"These are the people who make our community work," Schneider said. "They are the people who ensure all the services we rely on in this community happen every day.
"There are well more than 10,000 people a day commuting to the basin to work and this is a big number and is growing," she said. "It’s the workforce growth that is contributing to the traffic. Believe it or not, traffic and housing are like brother and sister. They are tied together."
So, the public needs to decide what kind of community it wants.
"Do we want it to be a bedroom community where people drive 45 minutes to an hour to a job where they make $12 an hour, or do we want some of our workforce to live closer and what would that take? Habitat puts a face to this issue," Schneider said. "It’s very easy for us to get busy with our day checking off the boxes on our to-do list and not remember the people who fix our cars, service our coffee, serve us lunch and help us at the ski resorts are the ones who actually make it work. And Habitat can bring that face to the community and compassionately connect the dots in a way that is real."
Last year, Habitat brought in an AmeriCorps and Triple C group for the summer.
"They were here for only seven weeks, but worked hard on our Brush with Kindness projects," Barrus said. "They completed 12 projects in the community. We worked with senior citizens in Coalville and did some yard clean up and little repair projects around their homes."
The groups also did a handful of fire mitigation projects with the local fire departments, and performed some community and maintenance work on the park and fairgrounds in Coalville.
As part of Habitat’s Home Repair Preservation Program, the group worked with the Summit County Health Department on septic systems repairs.
"That was new for us, but it was also a health, life and safety project and we were happy to work on it," Barrus said. "We really felt like we made a difference for that family and the community."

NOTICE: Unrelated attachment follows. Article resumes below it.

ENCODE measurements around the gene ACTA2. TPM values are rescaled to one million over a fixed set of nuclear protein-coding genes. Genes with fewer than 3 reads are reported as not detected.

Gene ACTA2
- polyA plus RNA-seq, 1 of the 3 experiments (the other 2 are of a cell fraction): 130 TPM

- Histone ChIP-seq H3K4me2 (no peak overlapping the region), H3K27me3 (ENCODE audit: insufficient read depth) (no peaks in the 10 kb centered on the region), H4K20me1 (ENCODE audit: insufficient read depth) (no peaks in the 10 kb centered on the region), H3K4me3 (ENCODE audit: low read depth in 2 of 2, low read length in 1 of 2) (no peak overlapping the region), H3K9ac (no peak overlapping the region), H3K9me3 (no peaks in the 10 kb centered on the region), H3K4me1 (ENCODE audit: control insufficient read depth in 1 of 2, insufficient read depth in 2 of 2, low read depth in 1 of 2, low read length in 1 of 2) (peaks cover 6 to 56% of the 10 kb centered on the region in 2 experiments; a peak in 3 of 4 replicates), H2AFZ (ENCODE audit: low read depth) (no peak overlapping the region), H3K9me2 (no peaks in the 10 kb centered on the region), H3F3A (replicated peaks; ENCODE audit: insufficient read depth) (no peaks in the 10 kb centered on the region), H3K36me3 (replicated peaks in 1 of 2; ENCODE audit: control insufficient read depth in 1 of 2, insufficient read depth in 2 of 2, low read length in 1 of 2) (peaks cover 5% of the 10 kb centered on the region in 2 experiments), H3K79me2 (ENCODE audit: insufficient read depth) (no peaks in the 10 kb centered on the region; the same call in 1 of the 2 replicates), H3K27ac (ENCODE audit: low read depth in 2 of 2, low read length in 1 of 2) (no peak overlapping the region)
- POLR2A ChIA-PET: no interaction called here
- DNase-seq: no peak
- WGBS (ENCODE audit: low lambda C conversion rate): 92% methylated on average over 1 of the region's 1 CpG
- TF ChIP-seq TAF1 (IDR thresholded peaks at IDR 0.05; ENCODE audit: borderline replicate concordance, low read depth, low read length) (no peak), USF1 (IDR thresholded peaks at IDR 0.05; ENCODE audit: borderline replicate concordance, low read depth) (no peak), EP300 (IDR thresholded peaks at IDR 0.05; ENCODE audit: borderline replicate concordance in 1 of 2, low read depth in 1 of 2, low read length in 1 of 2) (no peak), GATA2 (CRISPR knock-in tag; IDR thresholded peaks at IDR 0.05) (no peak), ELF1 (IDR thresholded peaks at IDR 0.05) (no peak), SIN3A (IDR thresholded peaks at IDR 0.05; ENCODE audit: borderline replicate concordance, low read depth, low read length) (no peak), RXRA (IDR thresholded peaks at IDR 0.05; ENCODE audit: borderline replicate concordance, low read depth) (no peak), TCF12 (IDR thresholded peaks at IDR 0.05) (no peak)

Groups also worked on a home weatherization project.
"Some of people who benefit from [our] programs are those who have lived in the community for a while," Schneider said. "They most likely own their homes and fall in the low-to-moderate income bracket."
Many are retired, veterans or disabled.
"They are usually people who can’t do a big project by themselves or they maybe don’t have the financial means," Schneider said.
Partnerships with Habitat makes these projects doable.
"We have partnered with Summit and Wasatch counties and we reach out to senior centers to make sure we’re touching the right people and finding out what the community needs," Schneider said. "We ask what people need and what resources can we bring in to meet those needs. If we can send a rover to Mars, we can darn well look at how we can solve our housing problems."
It just takes the will and desire to do it, according to Barrus.
"Look at this community and you will see we have resources and people who care," she said. "Habitat can bring these different resources together. When we do, the power is exponential."
This is where the Overall Ball comes in.
"It connects hearts and minds," Schneider said. "If we can connect people’s hearts to the issue, then we have a basis to connect their minds to the solution."
Habitat for Humanity Summit & Wasatch County, Utah, will present its fifth annual Overall Ball at Canyons’ Grand Summit Ballroom on Saturday, Nov. 14. Check in is 5:30 p.m. Tickets are $125 per person or $1,250 for a table of 10. Registration deadline is Tuesday, Nov. 10. For more information or to register, call 435-658-1400 or visit Habitat-utah.org.